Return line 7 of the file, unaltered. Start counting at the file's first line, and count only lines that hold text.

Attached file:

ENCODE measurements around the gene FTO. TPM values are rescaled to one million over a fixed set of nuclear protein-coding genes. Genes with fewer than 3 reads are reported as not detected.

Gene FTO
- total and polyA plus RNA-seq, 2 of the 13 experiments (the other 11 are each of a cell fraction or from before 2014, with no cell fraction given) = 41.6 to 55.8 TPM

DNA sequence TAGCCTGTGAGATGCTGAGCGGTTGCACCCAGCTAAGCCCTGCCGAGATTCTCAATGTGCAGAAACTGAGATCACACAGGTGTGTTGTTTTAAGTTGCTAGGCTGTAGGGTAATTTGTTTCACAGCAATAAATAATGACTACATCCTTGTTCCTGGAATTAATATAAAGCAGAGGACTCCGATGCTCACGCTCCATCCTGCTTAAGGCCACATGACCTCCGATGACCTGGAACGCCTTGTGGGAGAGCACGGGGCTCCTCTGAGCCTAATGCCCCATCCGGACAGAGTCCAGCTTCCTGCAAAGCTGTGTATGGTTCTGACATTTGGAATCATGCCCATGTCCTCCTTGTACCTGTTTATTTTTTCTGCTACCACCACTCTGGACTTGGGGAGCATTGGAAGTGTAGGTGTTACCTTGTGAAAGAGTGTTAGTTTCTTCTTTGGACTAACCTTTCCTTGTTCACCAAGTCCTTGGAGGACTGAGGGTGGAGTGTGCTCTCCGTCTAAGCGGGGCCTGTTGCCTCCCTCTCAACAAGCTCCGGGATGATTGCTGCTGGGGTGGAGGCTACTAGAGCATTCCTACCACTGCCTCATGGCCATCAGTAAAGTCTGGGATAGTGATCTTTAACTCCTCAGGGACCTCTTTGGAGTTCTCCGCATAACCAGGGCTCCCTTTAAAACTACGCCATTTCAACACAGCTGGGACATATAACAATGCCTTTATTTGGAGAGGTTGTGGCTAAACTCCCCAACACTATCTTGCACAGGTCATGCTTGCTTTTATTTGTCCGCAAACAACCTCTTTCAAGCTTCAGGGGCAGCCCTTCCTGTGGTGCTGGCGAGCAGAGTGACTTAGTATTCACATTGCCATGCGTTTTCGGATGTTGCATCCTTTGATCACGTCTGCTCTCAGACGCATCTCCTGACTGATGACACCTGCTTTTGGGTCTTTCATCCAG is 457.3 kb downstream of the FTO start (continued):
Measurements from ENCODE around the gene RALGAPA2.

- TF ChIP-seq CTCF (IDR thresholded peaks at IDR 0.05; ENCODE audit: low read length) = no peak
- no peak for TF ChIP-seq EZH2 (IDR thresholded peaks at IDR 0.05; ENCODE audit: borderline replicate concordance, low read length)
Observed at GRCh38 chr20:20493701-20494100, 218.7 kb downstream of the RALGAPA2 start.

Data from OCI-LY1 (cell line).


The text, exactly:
- no peak for TF ChIP-seq EZH2 (IDR thresholded peaks at IDR 0.05; ENCODE audit: borderline replicate concordance, low read length)